By The Washington Post · Jared Goyette · NATIONAL, RACE
Theirs is a mission to save lives, but it's also a self-help movement. The black community here, like African American communities in cities nationwide, is being hit especially hard by the coronavirus pandemic. And some people have decided that they can't wait for others to come to the rescue.
"We didn't see our local government stepping up to provide masks to people," said activist and civil rights lawyer Nekima Levy Armstrong, one of the organizers in Minneapolis. "So we said we're going to roll up our sleeves, and we're going to do it ourselves."
The numbers are stark. Data from all 50 states, compiled by the APM Research Lab, show that the mortality rate from the coronavirus is more than twice as high for black Americans as for other groups, including 2.6 times higher than for whites.
In Minnesota, where blacks are just under 7% of the population, they represent 17% of coronavirus cases and nearly one in five hospitalizations, according to statistics released this month by the state health commissioner.
With no clear federal plan to address the most impacted communities, and with local government efforts stretched thin, black activists across the country are trying to fill the gap. An NAACP chapter in Norwalk, Conn., distributed masks to public housing tenants, while a chapter in Long Beach, Calif., gave away masks donated by a Korean business.
The work of these groups has become more urgent as Minnesota and other states prepare to lift or loosen their stay-at-home orders. With health experts warning that the virus could surge again in the fall, some fear that minority communities could face an even heavier toll.
The self-funded, all-volunteer mobilization here grew out of the Racial Justice Network, a grass-roots advocacy group Armstrong founded in 2018. It started on April 8 by giving away 150 masks, but as word got out, participation grew. The effort now draws from a pool of about 15 mask makers, with a dozen or so people showing up on Saturdays, donning their own protection and handing out masks for several hours. A week ago, volunteers went through 600 of them.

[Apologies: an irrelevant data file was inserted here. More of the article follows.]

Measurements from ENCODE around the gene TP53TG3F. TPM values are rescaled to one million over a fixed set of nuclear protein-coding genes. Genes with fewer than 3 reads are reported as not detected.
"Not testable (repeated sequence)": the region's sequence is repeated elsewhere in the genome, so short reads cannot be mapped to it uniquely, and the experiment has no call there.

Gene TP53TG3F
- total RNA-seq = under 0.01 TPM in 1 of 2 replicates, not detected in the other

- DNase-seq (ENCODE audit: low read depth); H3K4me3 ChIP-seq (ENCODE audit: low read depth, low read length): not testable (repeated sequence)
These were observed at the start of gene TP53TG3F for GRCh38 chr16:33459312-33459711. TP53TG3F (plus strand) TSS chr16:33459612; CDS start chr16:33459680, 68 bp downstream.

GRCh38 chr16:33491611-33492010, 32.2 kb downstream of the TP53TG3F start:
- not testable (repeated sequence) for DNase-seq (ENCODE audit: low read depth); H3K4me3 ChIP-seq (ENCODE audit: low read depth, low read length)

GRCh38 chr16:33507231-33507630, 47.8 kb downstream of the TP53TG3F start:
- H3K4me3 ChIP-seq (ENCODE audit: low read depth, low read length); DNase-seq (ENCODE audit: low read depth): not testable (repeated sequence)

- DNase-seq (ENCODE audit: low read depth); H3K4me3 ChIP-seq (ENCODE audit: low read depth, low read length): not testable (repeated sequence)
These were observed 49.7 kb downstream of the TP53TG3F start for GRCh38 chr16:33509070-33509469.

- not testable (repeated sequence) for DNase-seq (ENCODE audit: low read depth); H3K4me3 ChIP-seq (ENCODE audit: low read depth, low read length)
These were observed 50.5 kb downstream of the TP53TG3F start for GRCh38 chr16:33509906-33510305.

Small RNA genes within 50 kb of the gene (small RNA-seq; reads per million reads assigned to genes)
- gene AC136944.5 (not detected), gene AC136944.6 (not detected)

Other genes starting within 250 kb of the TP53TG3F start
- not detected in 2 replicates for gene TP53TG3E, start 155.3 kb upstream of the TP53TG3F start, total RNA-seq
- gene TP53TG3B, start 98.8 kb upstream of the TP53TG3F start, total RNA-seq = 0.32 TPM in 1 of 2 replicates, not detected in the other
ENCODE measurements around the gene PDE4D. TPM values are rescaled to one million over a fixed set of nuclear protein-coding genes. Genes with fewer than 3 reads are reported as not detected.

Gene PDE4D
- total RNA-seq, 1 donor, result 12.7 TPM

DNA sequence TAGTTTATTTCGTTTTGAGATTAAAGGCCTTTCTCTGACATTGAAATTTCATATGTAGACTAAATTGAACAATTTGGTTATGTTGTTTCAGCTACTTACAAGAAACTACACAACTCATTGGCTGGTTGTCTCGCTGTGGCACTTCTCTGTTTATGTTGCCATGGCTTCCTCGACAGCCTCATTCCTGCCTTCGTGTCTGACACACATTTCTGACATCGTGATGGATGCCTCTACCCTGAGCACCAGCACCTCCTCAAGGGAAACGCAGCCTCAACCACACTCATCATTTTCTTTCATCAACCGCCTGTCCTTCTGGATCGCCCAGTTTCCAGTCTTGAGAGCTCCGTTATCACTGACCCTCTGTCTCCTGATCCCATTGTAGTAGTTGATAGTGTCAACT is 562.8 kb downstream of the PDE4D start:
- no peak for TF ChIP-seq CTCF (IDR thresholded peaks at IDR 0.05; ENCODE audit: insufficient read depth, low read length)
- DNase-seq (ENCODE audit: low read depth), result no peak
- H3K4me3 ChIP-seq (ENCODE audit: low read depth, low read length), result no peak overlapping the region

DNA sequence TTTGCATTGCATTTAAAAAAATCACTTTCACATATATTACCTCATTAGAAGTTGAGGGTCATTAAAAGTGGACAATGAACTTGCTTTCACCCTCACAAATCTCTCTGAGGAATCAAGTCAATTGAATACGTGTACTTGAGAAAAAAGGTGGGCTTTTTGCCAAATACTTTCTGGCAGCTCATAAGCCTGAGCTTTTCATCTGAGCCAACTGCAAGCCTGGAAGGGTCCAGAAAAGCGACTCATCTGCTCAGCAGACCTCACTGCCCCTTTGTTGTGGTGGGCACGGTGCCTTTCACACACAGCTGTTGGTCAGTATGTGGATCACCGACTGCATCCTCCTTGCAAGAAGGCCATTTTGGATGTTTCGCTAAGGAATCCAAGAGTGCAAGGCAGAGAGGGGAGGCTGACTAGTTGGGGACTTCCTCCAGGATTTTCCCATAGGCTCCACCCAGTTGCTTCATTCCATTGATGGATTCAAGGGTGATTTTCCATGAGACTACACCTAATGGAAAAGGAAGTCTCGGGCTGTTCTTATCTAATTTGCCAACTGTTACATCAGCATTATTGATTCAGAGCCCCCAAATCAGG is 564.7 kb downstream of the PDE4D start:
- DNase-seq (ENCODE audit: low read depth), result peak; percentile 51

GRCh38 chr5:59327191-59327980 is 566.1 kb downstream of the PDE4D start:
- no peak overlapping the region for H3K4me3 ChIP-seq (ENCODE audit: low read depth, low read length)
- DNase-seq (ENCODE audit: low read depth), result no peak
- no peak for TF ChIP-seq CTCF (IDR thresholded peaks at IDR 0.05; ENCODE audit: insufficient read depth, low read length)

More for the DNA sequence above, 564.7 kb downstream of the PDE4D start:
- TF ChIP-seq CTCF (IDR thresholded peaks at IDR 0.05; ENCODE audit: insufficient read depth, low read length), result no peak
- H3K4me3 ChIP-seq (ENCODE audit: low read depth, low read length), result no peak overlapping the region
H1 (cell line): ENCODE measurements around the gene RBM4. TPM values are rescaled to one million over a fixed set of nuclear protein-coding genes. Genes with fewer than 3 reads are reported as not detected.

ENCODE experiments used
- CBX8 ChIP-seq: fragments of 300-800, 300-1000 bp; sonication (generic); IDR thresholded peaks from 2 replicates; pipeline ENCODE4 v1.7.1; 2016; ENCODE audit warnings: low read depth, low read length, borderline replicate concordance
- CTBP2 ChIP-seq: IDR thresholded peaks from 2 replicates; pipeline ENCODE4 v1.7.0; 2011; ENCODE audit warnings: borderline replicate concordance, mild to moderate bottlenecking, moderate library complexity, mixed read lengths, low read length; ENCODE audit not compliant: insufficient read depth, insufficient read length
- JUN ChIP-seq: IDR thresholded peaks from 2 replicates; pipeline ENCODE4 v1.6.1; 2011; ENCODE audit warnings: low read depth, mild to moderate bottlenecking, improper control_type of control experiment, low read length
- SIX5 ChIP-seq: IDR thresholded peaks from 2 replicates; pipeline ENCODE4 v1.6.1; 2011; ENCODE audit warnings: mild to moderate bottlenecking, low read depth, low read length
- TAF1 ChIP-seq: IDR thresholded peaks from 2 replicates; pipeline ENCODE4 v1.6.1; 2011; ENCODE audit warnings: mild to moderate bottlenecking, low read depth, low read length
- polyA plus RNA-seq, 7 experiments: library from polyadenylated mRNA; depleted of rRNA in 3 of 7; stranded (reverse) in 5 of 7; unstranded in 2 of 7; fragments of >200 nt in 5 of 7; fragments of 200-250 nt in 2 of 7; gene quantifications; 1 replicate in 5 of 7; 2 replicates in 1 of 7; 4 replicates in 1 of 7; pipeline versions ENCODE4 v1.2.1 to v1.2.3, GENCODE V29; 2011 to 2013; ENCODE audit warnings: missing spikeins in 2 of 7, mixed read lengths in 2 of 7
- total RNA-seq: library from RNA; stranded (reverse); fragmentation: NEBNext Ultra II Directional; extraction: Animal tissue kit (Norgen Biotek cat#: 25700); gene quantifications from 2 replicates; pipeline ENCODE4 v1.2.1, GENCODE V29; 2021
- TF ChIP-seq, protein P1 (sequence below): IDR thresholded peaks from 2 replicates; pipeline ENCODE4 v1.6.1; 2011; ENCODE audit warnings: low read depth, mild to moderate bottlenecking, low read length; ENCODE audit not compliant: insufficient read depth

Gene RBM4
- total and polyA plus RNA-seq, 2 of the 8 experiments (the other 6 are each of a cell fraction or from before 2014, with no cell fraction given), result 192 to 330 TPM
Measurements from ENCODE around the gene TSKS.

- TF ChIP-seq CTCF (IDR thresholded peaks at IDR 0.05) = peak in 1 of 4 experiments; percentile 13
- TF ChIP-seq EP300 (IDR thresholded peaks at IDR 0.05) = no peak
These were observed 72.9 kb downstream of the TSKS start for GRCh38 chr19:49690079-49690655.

Kingdemetrius Pendleton, a photographer known for documenting protests and community events, sews masks in the basement of his home in St. Paul. He makes about 10 a day. The most challenging part has been finding elastic for the straps that hold a mask in place; it's in short supply in stores. But his mantra: "Where there is a will, there is way to make your mask."
Pendleton's creations are unique - West African patterns with bright dashes of orange, red and green. He likens his masks to the graduation gowns that many black students make distinctive by adding kente-cloth stoles. "It just stands out. It pops, and it says something," he said.
Many of the people picking up masks last weekend were front-line workers whose jobs put them at higher risk. Dexter Beasley, a bus driver from St. Paul, got Minnesota Vikings-themed masks for himself and his fiancee. Arnold Lowry, who works at a recycling plant, happened upon the giveaway while out shopping for Mother's Day. He walked away happily with his own football-themed mask and one in a black-and-red flower pattern for his partner.
Krystal Thomas showed up with her three children, who are 4, 7 and 12. She had tried to buy masks online, but she lost her job just before the pandemic hit and couldn't afford them. Despite a rainy forecast, she rushed to the supermarket parking lot when she saw a social media post about the event. She was too late to get any kids' masks and decided to improvise with the four she took home. "I didn't know if we were going to make it," she said.